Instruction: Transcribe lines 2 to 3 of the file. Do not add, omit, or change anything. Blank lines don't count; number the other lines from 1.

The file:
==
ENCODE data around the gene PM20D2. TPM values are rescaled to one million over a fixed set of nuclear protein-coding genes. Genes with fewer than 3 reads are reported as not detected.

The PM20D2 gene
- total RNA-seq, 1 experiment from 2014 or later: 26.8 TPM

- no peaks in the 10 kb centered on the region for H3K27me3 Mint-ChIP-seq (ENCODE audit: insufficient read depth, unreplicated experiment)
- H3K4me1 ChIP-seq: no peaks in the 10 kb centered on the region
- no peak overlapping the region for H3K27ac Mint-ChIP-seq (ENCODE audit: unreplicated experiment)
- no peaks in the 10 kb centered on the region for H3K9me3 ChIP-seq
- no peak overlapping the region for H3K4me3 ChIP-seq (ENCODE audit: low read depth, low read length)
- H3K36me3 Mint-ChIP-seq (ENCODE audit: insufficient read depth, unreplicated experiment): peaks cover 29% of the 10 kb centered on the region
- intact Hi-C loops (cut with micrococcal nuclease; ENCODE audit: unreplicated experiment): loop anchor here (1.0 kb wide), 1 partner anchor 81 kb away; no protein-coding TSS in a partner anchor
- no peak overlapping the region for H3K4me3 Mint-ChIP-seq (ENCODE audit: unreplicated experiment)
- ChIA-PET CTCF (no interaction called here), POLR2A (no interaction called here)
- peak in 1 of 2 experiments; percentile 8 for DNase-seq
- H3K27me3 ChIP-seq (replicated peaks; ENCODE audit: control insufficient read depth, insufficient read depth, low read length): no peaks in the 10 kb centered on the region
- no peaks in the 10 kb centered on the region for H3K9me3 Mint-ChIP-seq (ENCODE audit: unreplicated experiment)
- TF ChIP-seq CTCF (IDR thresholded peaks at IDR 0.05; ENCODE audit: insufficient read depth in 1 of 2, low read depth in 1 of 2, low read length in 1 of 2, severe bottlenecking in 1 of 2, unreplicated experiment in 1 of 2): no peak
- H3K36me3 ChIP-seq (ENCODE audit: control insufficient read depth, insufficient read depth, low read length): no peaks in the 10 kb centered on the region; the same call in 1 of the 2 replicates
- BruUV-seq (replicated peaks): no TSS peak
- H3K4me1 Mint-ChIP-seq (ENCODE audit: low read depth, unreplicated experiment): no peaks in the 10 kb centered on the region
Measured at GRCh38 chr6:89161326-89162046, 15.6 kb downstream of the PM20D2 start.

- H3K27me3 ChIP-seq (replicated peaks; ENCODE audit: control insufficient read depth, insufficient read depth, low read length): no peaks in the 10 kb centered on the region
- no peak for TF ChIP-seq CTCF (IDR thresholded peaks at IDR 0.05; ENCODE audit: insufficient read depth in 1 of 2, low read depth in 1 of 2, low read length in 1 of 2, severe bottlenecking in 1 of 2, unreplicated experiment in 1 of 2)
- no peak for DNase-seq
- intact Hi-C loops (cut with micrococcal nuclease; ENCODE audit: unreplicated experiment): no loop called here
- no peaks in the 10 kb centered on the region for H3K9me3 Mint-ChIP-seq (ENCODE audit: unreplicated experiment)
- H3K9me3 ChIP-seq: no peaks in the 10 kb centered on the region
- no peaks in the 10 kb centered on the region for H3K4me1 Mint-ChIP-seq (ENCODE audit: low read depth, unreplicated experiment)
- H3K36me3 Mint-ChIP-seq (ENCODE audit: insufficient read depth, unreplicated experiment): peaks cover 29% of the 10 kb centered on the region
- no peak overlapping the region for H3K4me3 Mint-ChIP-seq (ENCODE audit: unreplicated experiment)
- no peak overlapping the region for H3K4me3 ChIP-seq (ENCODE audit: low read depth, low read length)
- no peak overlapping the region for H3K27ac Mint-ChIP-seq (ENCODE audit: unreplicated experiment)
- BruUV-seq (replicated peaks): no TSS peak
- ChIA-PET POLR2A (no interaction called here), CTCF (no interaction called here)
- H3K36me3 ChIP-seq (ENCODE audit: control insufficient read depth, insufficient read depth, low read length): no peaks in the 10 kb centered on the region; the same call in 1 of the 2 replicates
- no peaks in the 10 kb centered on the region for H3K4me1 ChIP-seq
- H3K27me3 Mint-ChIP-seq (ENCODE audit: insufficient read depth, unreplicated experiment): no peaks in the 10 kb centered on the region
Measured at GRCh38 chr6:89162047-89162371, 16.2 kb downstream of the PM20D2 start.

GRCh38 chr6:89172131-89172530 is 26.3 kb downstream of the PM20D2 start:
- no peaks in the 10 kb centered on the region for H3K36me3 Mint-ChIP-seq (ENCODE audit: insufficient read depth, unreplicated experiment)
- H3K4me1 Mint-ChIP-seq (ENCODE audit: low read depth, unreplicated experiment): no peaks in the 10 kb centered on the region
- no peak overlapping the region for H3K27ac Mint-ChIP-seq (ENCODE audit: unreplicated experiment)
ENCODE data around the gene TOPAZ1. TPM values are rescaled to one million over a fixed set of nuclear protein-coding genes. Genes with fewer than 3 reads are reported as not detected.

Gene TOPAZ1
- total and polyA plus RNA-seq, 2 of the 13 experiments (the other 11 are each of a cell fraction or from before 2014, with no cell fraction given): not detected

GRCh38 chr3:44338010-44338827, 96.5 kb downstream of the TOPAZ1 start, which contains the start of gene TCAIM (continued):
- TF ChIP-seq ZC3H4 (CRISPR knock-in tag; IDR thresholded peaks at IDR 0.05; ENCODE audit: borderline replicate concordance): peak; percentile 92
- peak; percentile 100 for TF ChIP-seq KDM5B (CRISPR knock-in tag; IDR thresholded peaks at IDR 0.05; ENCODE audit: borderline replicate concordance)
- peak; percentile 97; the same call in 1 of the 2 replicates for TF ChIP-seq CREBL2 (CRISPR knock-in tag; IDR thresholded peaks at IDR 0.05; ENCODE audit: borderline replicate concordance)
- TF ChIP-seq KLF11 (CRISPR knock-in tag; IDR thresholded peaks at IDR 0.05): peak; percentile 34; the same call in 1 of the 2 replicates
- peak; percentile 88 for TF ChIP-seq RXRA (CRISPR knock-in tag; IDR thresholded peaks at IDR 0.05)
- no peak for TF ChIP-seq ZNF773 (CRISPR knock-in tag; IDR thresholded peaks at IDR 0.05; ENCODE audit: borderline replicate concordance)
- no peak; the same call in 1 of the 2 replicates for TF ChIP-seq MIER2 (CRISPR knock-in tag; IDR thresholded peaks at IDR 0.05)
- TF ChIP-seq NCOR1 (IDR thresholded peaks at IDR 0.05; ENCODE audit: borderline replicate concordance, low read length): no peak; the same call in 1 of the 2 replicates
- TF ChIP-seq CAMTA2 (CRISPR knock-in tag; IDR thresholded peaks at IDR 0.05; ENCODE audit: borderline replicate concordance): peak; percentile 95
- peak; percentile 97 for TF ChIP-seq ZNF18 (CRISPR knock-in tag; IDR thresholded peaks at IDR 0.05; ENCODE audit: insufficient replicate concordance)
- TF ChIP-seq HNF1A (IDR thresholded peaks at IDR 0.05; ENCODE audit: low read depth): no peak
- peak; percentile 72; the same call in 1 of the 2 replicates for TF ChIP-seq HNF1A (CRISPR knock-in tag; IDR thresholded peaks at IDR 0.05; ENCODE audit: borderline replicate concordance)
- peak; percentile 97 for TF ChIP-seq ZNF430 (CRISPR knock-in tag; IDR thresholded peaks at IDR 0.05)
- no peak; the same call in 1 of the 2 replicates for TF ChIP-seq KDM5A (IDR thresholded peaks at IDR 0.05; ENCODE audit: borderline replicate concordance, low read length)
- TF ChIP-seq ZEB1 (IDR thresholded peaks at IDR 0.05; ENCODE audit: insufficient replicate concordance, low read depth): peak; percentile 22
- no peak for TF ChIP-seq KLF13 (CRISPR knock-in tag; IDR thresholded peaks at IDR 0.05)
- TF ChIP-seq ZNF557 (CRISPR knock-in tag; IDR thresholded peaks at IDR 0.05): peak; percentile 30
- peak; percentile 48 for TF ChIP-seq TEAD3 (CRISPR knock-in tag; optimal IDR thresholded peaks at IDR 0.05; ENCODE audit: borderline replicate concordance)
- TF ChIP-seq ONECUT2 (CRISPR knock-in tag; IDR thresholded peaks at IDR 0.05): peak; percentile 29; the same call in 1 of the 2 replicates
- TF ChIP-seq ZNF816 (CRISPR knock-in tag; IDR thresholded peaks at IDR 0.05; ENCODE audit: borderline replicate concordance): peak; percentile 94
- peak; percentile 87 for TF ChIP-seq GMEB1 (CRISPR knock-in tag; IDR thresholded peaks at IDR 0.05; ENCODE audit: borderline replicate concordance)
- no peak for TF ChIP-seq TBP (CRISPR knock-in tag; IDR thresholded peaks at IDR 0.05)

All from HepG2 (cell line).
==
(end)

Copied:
The PM20D2 gene
- total RNA-seq, 1 experiment from 2014 or later: 26.8 TPM